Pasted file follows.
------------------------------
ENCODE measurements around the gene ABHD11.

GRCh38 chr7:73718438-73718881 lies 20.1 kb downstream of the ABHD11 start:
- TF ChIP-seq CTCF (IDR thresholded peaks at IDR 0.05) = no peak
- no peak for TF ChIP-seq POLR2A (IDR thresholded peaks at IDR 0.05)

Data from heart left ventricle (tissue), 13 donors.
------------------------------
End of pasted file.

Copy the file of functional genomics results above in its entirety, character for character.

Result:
ENCODE measurements around the gene ABHD11.

GRCh38 chr7:73718438-73718881 lies 20.1 kb downstream of the ABHD11 start:
- TF ChIP-seq CTCF (IDR thresholded peaks at IDR 0.05) = no peak
- no peak for TF ChIP-seq POLR2A (IDR thresholded peaks at IDR 0.05)

Data from heart left ventricle (tissue), 13 donors.